A mini-symposium on the topic of POWER
University College London, UK
Title: How Power Affects Individuals: Revisiting the Behaviour Approach and Inhibition Model
Over one decade of socio-cognitive research on social power has been guided by the notion that having power activates the tendency to seek rewards, driven by an over-activate behavioral approach system (Keltner, Gruenfeld, & Anderson, 2003). In contrast, lack of power leads to behaviour inhibition and negative affect. Yet evidence regarding some tenets of the model is inconsistent. Based on a recent review of literature (Guinote, 2017, Annual Review of Psychology), and research from my own lab I will discuss evidence showing that power activates a specific type of approach motivation: that associated with the pursuit of one’s aims and desires rather than the pursuit of rewards (the hedonic tone of approach). Power energizes thought, speech and action, increases wanting and working to obtain salient goals. Goals can be linked to power roles, predispositions, tasks or opportunities. I will also discuss research showing that powerlessness does not always lead to behaviur inhibition and that characteristics of the people in positions of authority, such as empathic accuracy and feedback given to subordinates, determine the extent to which individuals in powerless positions are inhibited.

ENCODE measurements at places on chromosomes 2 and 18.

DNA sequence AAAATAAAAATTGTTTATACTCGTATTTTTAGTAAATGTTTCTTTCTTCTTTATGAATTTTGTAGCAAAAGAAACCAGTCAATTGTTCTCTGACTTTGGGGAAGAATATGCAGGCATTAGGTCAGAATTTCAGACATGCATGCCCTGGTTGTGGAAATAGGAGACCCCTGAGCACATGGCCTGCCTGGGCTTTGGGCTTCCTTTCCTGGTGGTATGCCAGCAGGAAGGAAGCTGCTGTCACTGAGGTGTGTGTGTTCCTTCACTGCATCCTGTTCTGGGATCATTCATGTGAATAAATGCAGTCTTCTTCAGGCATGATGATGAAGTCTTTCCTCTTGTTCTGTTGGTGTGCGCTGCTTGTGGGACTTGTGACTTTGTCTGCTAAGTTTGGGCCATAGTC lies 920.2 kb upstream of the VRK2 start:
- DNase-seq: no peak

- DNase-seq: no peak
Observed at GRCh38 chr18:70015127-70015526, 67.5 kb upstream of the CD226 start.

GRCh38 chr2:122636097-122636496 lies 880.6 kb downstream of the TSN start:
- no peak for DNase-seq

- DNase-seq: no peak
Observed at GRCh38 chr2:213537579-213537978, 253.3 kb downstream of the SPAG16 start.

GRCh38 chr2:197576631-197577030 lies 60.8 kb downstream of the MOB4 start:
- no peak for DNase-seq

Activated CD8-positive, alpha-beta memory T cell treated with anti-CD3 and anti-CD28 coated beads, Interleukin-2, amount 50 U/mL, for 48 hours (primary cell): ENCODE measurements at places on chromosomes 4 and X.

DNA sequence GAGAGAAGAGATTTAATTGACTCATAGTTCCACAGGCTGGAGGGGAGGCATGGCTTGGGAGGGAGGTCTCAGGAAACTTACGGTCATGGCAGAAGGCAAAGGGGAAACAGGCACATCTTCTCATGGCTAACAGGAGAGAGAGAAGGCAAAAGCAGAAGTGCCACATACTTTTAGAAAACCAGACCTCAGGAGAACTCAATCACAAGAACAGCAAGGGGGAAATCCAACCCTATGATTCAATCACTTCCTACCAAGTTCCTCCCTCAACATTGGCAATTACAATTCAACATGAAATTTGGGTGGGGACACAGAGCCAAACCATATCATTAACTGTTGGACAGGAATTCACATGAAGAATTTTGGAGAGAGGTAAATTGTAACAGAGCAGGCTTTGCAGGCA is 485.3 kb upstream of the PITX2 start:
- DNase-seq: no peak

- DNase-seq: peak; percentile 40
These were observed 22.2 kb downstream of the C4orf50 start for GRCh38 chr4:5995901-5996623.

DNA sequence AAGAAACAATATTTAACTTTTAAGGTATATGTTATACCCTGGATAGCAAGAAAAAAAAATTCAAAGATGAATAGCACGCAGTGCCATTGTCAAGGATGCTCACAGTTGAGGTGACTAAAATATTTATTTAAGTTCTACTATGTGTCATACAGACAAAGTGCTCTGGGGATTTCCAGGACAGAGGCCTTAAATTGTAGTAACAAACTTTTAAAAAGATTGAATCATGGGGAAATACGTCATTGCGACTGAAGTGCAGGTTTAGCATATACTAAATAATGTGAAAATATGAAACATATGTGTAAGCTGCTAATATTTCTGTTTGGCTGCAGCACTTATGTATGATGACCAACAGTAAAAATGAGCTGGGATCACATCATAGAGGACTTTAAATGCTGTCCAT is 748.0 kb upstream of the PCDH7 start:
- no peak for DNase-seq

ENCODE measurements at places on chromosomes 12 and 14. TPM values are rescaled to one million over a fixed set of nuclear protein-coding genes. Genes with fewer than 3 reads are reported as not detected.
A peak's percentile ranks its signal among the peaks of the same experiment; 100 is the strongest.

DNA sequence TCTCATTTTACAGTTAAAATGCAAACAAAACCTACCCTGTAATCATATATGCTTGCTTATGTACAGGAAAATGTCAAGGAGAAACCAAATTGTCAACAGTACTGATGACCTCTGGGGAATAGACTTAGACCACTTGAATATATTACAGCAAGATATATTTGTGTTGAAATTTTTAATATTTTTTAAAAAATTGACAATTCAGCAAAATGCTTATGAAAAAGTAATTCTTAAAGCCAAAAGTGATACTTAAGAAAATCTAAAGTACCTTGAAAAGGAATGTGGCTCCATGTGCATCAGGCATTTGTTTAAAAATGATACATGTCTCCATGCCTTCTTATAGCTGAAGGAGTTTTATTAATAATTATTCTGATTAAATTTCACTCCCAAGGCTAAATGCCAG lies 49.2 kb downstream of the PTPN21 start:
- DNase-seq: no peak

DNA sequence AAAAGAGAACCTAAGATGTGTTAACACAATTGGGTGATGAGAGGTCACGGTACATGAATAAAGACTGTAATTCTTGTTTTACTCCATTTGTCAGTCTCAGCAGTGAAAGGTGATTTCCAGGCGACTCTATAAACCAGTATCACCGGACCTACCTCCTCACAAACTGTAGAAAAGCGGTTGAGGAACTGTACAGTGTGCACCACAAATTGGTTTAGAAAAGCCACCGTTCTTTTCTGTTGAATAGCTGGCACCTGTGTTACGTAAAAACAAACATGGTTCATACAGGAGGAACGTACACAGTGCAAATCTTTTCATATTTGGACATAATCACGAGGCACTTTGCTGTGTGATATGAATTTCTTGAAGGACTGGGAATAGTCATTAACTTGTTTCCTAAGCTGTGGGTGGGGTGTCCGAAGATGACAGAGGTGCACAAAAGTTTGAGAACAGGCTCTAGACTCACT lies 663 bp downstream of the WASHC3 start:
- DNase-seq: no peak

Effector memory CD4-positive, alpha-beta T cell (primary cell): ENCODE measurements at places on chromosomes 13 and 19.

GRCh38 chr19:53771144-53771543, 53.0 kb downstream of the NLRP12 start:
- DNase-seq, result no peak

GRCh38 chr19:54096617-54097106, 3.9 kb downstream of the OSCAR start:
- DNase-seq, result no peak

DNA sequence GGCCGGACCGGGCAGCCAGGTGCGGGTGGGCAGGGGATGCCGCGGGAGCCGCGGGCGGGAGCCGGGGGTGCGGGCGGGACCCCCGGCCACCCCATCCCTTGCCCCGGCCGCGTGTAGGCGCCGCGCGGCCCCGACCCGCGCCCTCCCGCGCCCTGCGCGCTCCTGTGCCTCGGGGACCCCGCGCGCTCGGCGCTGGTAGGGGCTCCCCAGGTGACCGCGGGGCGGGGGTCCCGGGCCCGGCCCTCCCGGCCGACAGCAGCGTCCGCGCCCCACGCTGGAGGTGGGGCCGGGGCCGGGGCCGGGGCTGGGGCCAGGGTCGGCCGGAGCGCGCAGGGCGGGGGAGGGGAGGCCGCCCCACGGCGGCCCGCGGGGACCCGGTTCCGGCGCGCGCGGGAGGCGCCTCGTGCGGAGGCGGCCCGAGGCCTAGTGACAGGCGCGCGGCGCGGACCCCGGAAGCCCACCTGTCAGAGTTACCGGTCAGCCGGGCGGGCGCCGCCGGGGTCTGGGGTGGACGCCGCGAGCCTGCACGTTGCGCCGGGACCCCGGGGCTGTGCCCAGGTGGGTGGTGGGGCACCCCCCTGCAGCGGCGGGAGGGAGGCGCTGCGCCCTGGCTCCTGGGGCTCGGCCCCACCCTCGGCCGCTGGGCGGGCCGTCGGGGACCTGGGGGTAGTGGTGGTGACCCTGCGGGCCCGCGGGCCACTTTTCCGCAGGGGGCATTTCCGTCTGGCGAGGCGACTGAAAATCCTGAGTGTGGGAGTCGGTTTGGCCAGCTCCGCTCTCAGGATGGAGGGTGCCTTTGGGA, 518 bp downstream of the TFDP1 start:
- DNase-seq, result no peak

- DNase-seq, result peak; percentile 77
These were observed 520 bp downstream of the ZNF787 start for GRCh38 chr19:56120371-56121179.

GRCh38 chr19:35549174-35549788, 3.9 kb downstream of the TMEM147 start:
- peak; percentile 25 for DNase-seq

IMD Business School, Switzerland
Title: Power, Instability, and Leadership
Building on a diverse, interdisciplinary body of research, I will discuss the effects of power and stability of power on individuals’ stress, risk-taking behavior, and power-sharing in organizations. I will also argue that individuals’ felt stress explains their risk behavior and discuss the implications of these effects for managers and the organizations they lead.
David De Cremer
University of Cambridge, UK
Title: An OB-perspective on building trust across hierarchies in organizations